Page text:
14. brokenoldman

    brokenoldman Loaded Pockets

    Joined:
    Dec 28, 2013
    Messages:
    64
    Likes Received:
    85
    Yes. You can own guns in Canada, but never carry. You would also have to have a licence, and keep the guns and ammo locked up seperately.

    Plus, the RCMP can come by and check your house when ever they want If you have registered guns for compliance with the law.


    Sent from my Armor X8 using Tapatalk
     
    post tenebras likes this.
  15. ghuns

    ghuns Loaded Pockets

    Joined:
    Feb 12, 2013
    Messages:
    559
    Likes Received:
    1,439
    With all due respect to our friends in Canada, and even Australia, there is a very significant difference between those two former British Empire countries and the US. They asked politely and repeatedly for their freedom from the British for over a hundred years, we took it from them, with guns, in eight.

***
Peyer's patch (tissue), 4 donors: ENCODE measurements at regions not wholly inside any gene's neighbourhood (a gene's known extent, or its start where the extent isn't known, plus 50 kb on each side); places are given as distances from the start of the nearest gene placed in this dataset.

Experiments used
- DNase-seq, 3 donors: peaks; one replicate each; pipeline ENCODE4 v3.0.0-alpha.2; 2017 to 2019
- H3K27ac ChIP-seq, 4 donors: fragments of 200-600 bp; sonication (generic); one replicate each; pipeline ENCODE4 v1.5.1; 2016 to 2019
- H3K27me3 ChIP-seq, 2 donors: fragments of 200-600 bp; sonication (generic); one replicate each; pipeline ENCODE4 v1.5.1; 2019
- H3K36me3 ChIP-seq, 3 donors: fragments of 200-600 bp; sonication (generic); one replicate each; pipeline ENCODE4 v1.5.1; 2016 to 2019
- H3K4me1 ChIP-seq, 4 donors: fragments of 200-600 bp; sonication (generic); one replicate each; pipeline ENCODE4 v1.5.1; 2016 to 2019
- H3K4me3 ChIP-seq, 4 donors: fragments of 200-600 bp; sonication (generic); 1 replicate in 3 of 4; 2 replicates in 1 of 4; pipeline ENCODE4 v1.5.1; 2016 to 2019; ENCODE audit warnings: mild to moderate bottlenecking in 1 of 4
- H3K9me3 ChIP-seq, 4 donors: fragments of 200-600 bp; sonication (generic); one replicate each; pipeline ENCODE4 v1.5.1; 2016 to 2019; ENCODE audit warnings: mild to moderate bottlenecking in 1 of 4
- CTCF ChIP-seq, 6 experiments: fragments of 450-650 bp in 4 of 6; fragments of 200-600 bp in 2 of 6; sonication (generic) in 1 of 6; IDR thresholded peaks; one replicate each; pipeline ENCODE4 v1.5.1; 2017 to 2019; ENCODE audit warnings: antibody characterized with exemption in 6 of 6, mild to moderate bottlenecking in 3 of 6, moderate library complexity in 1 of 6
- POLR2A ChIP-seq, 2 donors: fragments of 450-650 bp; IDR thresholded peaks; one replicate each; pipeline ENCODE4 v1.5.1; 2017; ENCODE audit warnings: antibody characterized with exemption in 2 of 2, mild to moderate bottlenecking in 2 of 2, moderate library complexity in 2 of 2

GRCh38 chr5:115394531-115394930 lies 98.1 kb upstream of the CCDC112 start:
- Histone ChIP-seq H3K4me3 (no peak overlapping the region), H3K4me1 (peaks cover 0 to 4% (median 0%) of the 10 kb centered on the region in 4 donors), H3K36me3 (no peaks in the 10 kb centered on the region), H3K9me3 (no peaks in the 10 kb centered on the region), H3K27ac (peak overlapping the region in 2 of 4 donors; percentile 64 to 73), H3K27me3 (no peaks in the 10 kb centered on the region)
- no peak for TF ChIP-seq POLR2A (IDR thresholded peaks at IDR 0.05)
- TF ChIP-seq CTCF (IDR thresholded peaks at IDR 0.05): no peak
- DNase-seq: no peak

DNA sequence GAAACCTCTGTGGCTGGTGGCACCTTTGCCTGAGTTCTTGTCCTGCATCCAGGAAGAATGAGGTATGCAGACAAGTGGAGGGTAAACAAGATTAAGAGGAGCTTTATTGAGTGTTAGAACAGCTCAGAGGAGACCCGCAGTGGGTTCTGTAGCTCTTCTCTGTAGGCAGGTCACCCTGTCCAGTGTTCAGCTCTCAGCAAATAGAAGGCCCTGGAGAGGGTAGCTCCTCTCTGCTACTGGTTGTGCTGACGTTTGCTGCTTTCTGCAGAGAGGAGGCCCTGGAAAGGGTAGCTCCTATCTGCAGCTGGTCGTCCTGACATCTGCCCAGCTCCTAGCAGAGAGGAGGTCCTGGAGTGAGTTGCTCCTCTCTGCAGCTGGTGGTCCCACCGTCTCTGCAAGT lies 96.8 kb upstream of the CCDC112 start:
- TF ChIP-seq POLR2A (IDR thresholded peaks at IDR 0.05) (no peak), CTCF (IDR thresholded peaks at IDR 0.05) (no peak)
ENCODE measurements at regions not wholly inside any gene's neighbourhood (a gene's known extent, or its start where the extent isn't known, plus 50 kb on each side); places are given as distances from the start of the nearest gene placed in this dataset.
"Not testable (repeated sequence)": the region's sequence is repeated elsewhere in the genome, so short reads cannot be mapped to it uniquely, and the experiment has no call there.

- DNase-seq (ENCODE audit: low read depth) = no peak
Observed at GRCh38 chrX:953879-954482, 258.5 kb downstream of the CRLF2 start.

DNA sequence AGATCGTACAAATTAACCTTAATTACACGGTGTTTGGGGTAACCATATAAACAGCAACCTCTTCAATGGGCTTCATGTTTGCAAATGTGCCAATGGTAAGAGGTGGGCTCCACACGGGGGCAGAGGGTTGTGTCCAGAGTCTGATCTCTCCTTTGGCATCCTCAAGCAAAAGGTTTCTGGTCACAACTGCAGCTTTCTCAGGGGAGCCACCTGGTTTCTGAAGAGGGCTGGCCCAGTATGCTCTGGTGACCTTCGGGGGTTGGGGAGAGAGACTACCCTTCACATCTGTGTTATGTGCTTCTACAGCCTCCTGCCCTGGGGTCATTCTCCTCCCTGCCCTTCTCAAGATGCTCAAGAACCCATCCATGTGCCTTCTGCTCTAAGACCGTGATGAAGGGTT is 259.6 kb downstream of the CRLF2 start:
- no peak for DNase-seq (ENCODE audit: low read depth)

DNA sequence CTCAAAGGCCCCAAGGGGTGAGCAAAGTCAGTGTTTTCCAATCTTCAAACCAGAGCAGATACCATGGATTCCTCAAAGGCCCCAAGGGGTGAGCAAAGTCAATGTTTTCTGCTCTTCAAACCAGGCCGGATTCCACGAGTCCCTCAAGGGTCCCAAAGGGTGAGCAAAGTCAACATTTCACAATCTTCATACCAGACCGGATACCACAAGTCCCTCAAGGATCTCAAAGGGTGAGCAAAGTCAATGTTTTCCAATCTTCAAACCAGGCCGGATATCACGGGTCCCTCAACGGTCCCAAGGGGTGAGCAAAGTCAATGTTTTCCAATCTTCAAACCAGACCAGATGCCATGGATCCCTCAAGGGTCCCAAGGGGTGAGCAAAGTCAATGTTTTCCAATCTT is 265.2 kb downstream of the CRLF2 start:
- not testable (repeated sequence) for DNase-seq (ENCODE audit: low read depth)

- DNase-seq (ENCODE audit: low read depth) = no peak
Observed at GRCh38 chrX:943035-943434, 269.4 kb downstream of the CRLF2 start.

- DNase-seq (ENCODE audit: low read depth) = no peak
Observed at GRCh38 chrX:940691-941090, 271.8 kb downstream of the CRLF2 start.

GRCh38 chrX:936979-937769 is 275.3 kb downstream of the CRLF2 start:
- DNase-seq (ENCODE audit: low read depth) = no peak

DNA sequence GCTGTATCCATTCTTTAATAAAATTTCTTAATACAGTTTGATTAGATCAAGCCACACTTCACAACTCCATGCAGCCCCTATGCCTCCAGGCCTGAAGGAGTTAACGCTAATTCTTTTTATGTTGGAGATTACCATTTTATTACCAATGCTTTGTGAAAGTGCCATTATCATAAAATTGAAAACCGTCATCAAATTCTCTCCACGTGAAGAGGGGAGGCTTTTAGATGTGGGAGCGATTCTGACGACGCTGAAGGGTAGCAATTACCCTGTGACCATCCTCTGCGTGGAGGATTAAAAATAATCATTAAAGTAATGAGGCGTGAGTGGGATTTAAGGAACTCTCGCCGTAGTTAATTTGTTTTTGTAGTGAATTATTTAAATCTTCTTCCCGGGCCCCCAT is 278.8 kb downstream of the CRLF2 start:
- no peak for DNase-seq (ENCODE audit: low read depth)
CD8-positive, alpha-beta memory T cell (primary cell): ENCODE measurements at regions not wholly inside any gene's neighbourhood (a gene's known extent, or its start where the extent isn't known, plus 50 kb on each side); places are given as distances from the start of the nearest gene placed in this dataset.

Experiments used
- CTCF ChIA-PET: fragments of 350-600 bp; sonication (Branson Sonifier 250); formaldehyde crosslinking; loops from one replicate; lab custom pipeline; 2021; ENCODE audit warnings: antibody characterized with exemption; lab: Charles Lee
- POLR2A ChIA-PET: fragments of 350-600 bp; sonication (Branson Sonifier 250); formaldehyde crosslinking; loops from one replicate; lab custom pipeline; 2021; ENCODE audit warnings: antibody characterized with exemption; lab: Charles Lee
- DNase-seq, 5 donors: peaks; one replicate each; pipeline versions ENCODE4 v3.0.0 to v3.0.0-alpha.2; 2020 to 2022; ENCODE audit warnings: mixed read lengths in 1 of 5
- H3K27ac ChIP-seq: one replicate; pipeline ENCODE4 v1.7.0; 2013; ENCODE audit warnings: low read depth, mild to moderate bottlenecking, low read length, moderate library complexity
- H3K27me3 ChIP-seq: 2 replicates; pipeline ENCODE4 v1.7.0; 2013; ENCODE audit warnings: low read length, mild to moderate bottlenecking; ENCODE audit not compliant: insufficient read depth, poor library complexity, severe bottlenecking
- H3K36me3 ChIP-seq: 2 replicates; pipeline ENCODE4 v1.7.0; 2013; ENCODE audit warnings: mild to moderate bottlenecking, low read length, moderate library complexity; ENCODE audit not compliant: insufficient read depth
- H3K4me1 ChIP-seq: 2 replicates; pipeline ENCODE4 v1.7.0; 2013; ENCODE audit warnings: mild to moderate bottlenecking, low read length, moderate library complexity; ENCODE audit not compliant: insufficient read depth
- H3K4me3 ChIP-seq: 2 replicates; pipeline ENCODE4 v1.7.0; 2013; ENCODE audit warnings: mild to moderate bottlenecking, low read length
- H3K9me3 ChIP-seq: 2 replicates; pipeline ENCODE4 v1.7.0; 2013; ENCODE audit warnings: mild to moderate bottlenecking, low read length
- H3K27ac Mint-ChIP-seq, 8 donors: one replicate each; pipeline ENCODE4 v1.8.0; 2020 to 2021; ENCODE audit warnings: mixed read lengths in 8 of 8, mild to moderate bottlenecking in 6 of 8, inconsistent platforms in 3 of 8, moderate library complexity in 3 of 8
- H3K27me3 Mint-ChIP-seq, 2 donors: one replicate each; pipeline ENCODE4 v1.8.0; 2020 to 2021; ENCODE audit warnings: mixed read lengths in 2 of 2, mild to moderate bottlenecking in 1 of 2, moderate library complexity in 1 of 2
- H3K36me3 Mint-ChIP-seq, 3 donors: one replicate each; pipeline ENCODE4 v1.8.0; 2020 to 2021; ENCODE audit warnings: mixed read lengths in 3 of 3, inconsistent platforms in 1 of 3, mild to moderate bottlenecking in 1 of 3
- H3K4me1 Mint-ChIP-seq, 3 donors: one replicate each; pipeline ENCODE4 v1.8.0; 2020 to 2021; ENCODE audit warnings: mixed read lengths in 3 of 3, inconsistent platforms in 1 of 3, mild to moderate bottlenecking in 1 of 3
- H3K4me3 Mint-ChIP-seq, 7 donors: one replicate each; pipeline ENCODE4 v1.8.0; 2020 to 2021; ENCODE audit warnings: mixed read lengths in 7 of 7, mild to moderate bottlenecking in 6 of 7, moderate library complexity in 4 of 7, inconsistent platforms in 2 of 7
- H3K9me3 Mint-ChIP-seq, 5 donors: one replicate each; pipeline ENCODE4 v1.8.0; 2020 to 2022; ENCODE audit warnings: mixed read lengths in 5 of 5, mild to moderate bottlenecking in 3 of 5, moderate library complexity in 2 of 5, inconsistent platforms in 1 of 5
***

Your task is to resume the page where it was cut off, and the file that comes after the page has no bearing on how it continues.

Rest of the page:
That is the reason our founders enshrined the right to keep and bear arms in our Constitution. That is the reason American gun owners are far less apt to go along with restrictions considered normal in other places.
     
    dmattaponi and neo71665 like this.
  16. brokenoldman

    brokenoldman Loaded Pockets

    Joined:
    Dec 28, 2013
    Messages:
    64
    Likes Received:
    85
    The monarchy has very little to do with how Canada is run these days. We have our own laws. The Queen and her family are just figure heads.
    I am 6th generation Canadian and no one in my family has ever carried a gun except for work.(police)
    It's just not needed


    Sent from my Armor X8 using Tapatalk
     
  17. dmattaponi

    dmattaponi Loaded Pockets

    Joined:
    May 1, 2010
    Messages:
    1,433
    Likes Received:
    1,786
    That’s the “funny” thing about it…a gun isn’t “needed”, until it’s “needed”.


    Sent from my iPad using Tapatalk
     
    post tenebras likes this.